No Mistakes, Just Happy Accidents

22 Feb 2018

Diving into a new UI Framework is more often than not a painstaking process. Semantic UI is certainly no exception. The three hour introductory course on Pluralsight left my head spinning as, like an auctioneer, Nate Taylor spun off on the seemingly countless array of elements, views, collections, and modules that come available out of the box with the Semantic UI framework. My initial forays into playing around with Semantic left me feeling slightly frustrated at first, as I was unable to elicit precisely why my mock-ups, despite my best efforts, seemed to always fall just short of the target design.

Rocky first impressions aside, after becoming more comfortable with Semantic UI over the past week, I must say that in stark contrast to using vanilla CSS to style a page, Semantic has astonished me in the way that, almost by mistake, I am able to churn out a professional looking user interface by simply wrapping my HTML elements in specialized divs, and tossing in a few quick and dirty UI class declarations. This has freed me from the cognitive tedium of having to memorize the multitudinous CSS properties and values that must be used to style an element with vanilla CSS, and instead focus my mental energy on the higher level look and feel of the interface.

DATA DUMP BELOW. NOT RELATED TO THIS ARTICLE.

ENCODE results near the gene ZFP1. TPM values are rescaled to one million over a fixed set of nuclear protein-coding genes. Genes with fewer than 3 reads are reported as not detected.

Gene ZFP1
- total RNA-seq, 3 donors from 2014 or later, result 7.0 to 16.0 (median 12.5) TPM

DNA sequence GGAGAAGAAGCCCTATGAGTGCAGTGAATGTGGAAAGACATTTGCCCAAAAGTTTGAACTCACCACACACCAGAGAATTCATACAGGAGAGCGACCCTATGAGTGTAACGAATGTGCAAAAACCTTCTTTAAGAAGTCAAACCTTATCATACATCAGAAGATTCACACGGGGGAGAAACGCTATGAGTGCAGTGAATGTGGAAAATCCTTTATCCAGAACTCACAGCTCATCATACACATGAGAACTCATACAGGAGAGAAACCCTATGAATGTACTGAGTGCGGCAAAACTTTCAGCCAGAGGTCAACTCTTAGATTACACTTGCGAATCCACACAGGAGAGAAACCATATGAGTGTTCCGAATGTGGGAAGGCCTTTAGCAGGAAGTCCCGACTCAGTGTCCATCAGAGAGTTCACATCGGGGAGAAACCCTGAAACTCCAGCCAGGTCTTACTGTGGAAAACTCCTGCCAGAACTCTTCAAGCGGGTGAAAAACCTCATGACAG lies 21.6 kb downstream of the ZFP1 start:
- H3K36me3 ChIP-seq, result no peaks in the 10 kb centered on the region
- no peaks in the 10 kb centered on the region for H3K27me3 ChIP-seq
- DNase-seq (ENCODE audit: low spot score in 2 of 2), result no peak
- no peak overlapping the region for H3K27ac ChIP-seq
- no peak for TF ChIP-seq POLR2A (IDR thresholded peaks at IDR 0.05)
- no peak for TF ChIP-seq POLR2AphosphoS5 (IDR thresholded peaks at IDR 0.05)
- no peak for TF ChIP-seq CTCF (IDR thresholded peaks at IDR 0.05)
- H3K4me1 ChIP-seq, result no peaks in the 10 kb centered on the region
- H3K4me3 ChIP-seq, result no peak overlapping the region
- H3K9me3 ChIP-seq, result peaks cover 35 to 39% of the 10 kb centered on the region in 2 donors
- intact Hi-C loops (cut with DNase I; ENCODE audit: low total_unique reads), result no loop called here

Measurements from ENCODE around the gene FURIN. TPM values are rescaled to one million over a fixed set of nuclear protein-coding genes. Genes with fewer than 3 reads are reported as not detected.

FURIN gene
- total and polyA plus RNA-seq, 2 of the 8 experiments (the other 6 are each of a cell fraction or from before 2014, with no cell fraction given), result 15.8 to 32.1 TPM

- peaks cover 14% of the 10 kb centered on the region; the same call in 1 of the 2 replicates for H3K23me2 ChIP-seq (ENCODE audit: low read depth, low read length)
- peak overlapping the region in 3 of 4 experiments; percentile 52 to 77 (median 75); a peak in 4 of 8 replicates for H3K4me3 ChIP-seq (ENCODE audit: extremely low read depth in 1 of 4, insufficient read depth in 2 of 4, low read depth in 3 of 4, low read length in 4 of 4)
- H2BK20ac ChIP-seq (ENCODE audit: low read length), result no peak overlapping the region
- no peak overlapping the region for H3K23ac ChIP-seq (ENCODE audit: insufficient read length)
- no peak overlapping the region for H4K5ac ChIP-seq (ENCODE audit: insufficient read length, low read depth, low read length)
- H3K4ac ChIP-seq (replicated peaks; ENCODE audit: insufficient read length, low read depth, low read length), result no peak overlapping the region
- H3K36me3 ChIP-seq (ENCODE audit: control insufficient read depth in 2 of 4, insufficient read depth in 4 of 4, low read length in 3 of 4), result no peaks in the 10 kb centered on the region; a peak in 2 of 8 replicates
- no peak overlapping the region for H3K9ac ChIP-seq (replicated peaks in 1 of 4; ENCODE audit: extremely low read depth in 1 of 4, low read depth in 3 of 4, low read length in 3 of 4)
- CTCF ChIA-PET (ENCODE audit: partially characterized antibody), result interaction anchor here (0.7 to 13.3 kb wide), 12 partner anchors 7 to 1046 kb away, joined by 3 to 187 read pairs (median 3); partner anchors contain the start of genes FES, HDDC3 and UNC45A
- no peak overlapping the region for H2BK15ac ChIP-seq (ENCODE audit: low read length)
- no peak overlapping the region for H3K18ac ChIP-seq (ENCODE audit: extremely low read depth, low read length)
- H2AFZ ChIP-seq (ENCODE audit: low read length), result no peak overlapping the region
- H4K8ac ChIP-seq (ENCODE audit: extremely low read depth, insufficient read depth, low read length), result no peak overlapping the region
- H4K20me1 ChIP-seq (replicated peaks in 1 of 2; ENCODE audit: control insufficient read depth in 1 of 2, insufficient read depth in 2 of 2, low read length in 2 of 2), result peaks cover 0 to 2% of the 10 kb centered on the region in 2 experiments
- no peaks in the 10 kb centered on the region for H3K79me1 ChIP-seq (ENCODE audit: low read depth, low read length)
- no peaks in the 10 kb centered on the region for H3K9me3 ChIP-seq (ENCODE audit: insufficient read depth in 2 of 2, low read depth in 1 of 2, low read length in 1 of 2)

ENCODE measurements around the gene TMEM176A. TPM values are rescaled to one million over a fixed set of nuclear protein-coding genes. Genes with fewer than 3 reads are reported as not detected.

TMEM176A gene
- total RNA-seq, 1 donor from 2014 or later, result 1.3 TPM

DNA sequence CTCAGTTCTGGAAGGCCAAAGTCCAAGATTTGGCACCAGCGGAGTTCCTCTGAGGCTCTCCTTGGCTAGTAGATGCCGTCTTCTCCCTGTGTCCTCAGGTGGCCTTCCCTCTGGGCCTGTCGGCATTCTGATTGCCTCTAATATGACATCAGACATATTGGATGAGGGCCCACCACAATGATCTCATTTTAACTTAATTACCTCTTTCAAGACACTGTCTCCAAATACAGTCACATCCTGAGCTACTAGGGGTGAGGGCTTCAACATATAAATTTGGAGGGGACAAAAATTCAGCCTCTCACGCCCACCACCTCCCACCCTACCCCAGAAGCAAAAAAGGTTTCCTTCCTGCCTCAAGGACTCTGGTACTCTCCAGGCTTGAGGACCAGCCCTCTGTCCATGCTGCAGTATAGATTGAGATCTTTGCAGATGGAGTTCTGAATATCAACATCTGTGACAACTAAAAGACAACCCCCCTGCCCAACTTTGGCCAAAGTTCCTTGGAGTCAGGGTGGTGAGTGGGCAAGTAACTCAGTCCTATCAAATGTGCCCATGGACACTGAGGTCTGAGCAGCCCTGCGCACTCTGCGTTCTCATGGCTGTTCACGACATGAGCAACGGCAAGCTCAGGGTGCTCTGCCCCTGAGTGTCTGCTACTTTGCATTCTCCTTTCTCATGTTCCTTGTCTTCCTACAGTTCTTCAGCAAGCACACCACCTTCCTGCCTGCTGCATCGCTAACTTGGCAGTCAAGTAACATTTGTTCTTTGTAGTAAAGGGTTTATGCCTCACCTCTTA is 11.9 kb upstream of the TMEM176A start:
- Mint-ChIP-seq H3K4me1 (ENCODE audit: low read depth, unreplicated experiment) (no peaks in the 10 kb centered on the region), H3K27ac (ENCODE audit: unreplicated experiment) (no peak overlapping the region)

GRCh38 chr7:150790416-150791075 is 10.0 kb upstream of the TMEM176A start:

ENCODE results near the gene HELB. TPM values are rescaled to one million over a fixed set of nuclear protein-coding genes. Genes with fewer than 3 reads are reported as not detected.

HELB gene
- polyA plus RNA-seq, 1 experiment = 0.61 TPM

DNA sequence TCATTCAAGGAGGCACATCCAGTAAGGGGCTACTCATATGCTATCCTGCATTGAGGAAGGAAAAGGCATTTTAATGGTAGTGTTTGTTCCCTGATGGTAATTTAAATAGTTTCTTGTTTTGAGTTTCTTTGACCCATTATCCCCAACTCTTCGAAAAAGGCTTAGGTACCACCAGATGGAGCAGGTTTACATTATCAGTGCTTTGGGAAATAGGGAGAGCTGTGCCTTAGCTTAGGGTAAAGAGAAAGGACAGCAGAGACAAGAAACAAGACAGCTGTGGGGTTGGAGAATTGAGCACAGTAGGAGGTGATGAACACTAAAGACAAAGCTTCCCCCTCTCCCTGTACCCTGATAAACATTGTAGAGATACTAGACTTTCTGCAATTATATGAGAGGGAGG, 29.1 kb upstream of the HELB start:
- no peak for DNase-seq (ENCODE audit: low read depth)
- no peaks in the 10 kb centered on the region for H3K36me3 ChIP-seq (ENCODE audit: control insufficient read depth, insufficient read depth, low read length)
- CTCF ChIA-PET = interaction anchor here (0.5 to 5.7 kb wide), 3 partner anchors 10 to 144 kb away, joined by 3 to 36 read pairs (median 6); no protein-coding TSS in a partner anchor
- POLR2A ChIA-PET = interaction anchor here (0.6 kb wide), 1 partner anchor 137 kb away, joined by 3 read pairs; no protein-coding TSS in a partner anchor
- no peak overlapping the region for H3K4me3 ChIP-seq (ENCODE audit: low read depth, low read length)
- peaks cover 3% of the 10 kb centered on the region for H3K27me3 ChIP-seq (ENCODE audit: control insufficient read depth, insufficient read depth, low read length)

Reverse engineering the UI of the MonaVie website in Semantic proved to be a joy, as I was amazed at how quickly I was able to generate a mock-up that looks reasonably close to the original. Semantic makes it dead simple to piece together, position, and style menus and navigation bars, something which I would struggle with endlessly were I forced to get the job done in pure HTML/CSS.

My mock-up of the MonaVie home page UI

Having navigated the sharp learning curve of Semantic UI, I am excited to dive into the next step in my journey to software engineering greatness, the React framework. While I formerly considered myself utterly devoid of any design aptitude, Semantic has shown me that with the right brush in hand, even the least talented artist can paint a beautiful portrait. I am excited to see what I will be able to create once I have fully assimilated Semantic and React into my ever growing arsenal of development tools.